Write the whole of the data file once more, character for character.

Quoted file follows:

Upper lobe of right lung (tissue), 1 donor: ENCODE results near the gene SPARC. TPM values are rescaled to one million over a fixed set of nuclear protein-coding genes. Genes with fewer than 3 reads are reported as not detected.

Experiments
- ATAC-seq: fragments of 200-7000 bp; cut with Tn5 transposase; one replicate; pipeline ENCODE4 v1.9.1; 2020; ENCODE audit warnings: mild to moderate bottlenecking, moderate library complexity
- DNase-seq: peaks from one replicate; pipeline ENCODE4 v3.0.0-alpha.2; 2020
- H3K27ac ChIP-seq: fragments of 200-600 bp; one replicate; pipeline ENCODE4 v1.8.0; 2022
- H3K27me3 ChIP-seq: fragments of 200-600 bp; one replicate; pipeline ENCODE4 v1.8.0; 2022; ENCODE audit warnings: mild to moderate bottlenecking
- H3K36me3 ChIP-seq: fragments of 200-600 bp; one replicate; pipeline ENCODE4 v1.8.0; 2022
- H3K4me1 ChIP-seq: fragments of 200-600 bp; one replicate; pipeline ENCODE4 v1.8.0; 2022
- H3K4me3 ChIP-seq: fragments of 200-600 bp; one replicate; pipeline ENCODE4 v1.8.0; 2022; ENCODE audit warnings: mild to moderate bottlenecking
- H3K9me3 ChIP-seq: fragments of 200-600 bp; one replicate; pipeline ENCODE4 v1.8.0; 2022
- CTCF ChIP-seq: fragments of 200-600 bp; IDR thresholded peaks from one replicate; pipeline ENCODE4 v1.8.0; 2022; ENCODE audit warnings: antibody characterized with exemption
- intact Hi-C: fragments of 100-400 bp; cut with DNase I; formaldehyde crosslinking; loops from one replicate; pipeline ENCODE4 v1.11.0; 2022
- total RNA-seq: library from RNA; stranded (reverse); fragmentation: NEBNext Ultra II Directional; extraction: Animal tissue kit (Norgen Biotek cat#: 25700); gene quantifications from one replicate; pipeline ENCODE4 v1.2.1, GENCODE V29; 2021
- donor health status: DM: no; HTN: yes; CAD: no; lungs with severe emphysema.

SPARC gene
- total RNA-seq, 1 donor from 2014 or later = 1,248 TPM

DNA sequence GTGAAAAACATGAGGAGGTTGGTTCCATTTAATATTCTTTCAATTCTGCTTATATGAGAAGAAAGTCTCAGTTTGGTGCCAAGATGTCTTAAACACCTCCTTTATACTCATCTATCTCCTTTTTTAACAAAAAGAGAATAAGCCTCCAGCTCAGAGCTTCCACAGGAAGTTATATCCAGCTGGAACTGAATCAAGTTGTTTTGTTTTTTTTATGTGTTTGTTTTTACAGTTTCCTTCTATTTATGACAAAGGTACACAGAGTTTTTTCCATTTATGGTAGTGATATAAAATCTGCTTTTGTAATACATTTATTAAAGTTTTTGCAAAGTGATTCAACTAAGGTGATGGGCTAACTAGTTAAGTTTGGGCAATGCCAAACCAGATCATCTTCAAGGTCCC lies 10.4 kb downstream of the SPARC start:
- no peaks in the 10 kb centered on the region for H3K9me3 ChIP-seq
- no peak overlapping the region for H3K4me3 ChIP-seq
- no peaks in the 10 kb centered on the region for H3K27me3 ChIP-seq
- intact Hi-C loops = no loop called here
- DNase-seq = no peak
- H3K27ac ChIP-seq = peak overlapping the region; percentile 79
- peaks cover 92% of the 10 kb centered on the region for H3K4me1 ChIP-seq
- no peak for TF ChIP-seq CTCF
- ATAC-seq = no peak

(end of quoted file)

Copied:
Upper lobe of right lung (tissue), 1 donor: ENCODE results near the gene SPARC. TPM values are rescaled to one million over a fixed set of nuclear protein-coding genes. Genes with fewer than 3 reads are reported as not detected.

Experiments
- ATAC-seq: fragments of 200-7000 bp; cut with Tn5 transposase; one replicate; pipeline ENCODE4 v1.9.1; 2020; ENCODE audit warnings: mild to moderate bottlenecking, moderate library complexity
- DNase-seq: peaks from one replicate; pipeline ENCODE4 v3.0.0-alpha.2; 2020
- H3K27ac ChIP-seq: fragments of 200-600 bp; one replicate; pipeline ENCODE4 v1.8.0; 2022
- H3K27me3 ChIP-seq: fragments of 200-600 bp; one replicate; pipeline ENCODE4 v1.8.0; 2022; ENCODE audit warnings: mild to moderate bottlenecking
- H3K36me3 ChIP-seq: fragments of 200-600 bp; one replicate; pipeline ENCODE4 v1.8.0; 2022
- H3K4me1 ChIP-seq: fragments of 200-600 bp; one replicate; pipeline ENCODE4 v1.8.0; 2022
- H3K4me3 ChIP-seq: fragments of 200-600 bp; one replicate; pipeline ENCODE4 v1.8.0; 2022; ENCODE audit warnings: mild to moderate bottlenecking
- H3K9me3 ChIP-seq: fragments of 200-600 bp; one replicate; pipeline ENCODE4 v1.8.0; 2022
- CTCF ChIP-seq: fragments of 200-600 bp; IDR thresholded peaks from one replicate; pipeline ENCODE4 v1.8.0; 2022; ENCODE audit warnings: antibody characterized with exemption
- intact Hi-C: fragments of 100-400 bp; cut with DNase I; formaldehyde crosslinking; loops from one replicate; pipeline ENCODE4 v1.11.0; 2022
- total RNA-seq: library from RNA; stranded (reverse); fragmentation: NEBNext Ultra II Directional; extraction: Animal tissue kit (Norgen Biotek cat#: 25700); gene quantifications from one replicate; pipeline ENCODE4 v1.2.1, GENCODE V29; 2021
- donor health status: DM: no; HTN: yes; CAD: no; lungs with severe emphysema.

SPARC gene
- total RNA-seq, 1 donor from 2014 or later = 1,248 TPM

DNA sequence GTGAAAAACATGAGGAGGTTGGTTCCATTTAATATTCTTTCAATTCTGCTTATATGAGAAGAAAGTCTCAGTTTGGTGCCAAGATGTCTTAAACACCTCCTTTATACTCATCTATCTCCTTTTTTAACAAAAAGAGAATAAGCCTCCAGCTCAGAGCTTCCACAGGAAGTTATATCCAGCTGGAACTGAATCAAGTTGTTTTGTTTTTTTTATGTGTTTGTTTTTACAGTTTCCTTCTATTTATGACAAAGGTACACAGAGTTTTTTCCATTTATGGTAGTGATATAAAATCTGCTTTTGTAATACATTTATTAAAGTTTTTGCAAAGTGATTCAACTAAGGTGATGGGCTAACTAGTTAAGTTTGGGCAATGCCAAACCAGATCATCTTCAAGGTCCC lies 10.4 kb downstream of the SPARC start:
- no peaks in the 10 kb centered on the region for H3K9me3 ChIP-seq
- no peak overlapping the region for H3K4me3 ChIP-seq
- no peaks in the 10 kb centered on the region for H3K27me3 ChIP-seq
- intact Hi-C loops = no loop called here
- DNase-seq = no peak
- H3K27ac ChIP-seq = peak overlapping the region; percentile 79
- peaks cover 92% of the 10 kb centered on the region for H3K4me1 ChIP-seq
- no peak for TF ChIP-seq CTCF
- ATAC-seq = no peak